First, some background. While a lot of the coverage has referred to “a recent report” or something along those lines, what they’re really referring to is a blog post. (The word “blogs” in the URL and “Noah Horowitz’s Blog” at the top of the post should’ve been clues.) The report in question is actually almost a year old, and is linked to in the third paragraph of Horowitz’s blog post, a paragraph that begins with the words “last year.” The report outlines the results of an NRDC study of energy consumption by the three current-gen consoles and makes recommendations for improving their efficiency. One of the big takeaways is that current-gen consoles use a lot of energy – enough to power all the homes in Houston by the end of this generation – and a lot of this energy is consumed in standby mode.
The March 26 blog post criticizes Microsoft for not only making the energy-gobbling “instant-on” mode the default mode, but for also burying the energy-saving mode in the less-than-intuitive settings menus rather than as an option during initial setup. Someone buying and setting up a new Xbox One could easily have no idea that the energy-saving mode even exists, let alone how to activate it. Microsoft responded to the post (and media coverage) by announcing plans to add a screen to the setup process that will prompt users to choose between these two modes “in the coming months.” Horowitz responded with a second post that praised Microsoft for addressing the issue, but expressed skepticism that the changes would be as effective as they could be. He pointed out that the new setup process would still default to the “instant-on” mode, and uses language that seems biased against the energy-saving mode; he also pointed out a few other areas where Microsoft could make energy-saving changes. Continue reading Now You’re Playing with Less Power→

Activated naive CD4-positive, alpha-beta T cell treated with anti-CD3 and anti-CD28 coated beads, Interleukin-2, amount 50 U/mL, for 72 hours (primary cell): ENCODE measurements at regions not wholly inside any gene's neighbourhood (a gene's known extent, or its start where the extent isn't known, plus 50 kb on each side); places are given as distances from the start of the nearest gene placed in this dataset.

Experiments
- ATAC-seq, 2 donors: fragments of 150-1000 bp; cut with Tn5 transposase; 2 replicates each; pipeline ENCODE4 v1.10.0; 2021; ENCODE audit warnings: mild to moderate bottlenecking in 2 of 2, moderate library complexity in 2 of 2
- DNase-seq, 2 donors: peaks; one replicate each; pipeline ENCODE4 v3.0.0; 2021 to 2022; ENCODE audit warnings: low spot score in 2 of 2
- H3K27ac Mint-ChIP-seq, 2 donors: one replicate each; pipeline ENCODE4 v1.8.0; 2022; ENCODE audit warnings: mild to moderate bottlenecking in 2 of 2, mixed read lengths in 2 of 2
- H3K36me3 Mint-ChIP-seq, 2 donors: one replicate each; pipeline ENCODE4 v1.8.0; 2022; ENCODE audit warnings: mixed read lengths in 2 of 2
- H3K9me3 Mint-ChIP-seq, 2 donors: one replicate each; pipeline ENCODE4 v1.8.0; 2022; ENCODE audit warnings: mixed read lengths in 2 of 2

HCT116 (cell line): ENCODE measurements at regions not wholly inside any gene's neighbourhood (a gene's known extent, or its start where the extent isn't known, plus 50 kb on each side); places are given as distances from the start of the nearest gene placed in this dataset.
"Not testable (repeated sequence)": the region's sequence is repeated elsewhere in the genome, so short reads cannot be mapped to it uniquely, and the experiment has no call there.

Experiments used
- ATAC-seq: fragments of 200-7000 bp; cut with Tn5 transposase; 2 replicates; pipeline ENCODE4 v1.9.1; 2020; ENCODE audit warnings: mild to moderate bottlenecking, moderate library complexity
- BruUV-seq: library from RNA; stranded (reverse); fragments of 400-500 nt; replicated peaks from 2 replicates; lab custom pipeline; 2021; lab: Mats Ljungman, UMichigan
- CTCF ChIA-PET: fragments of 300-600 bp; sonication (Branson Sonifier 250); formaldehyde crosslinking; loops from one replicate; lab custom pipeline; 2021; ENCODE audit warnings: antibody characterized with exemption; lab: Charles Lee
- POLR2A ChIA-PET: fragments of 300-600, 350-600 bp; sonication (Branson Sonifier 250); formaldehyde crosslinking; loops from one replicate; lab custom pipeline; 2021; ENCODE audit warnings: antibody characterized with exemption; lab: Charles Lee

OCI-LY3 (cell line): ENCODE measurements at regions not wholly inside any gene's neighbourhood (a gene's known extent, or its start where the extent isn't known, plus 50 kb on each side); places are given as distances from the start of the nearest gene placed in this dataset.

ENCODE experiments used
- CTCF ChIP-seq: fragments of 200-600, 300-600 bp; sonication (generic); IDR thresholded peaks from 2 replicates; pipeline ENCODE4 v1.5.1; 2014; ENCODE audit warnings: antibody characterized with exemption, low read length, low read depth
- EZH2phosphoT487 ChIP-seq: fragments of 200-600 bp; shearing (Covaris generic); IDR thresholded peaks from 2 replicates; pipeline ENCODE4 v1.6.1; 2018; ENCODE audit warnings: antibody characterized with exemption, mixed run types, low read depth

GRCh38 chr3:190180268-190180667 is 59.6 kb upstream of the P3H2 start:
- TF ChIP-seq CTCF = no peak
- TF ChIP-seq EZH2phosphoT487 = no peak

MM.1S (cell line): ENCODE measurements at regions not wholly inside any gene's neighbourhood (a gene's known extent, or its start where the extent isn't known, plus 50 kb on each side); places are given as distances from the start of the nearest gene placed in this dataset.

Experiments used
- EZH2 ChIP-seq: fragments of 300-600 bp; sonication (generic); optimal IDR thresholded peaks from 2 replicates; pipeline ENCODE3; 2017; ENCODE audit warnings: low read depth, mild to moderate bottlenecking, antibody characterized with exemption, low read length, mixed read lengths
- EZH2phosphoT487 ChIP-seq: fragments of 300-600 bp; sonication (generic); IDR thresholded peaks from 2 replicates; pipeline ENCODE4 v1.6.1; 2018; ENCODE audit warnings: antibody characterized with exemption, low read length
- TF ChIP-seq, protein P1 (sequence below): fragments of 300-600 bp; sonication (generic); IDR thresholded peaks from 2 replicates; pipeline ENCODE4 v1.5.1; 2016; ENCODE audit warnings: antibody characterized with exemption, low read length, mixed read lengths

The Star Wars Battlefront trailer dropped today at the Star Wars Celebration event. I don’t really have anything insightful to say about this, and keeping you updated on breaking news isn’t really the point of this blog, but I’m too excited for this game to not post something about it. With the new Zelda game delayed into 2016, Battlefront is officially my most-anticipated game of 2015. I’m trying to go full embargo on Episode VII – a task that’s proving a lot harder than it was in 2005 for Episode III – so, after an excruciating day yesterday of seeing everyone on Facebook super jazzed about the footage that I won’t see (Internet willing) until December, it’s nice to have a Star Wars trailer I can watch. Over and over. And what a trailer!
They’re emphasizing Endor here (or the Sanctuary Moon, if you prefer) because, I’d assume, it shows off the Frostbite engine a bit better than the frozen expanse of Hoth does, and the speederbike chase in Return of the Jedi is one of the best action scenes ever put to film. The trailer advertises this as in-engine footage and, according to Gamespot, the video is from a PS4. While that isn’t the same thing as gameplay footage, it still should be pretty representative of what the final game looks like. Right? There are supposed to be 40-person battles in this thing, and I didn’t see anywhere in that trailer where the system was rendering anything close to 40 people at once, so I expect a bit of a fidelity drop, but I still think this will be pretty close to what gameplay looks like. E3 is in two months, and I’d imagine that Battlefront will be playable there, or that there will at least be a much more in-depth look with extended gameplay footage. When studios release crazy, pie-in-the-sky pre-rendered videos of what they hope a game might possibly but definitely won’t actually look like, it’s usually a few years out, not a few months before playable demos are due. Continue reading Star Wars Battlefront Changes Lives→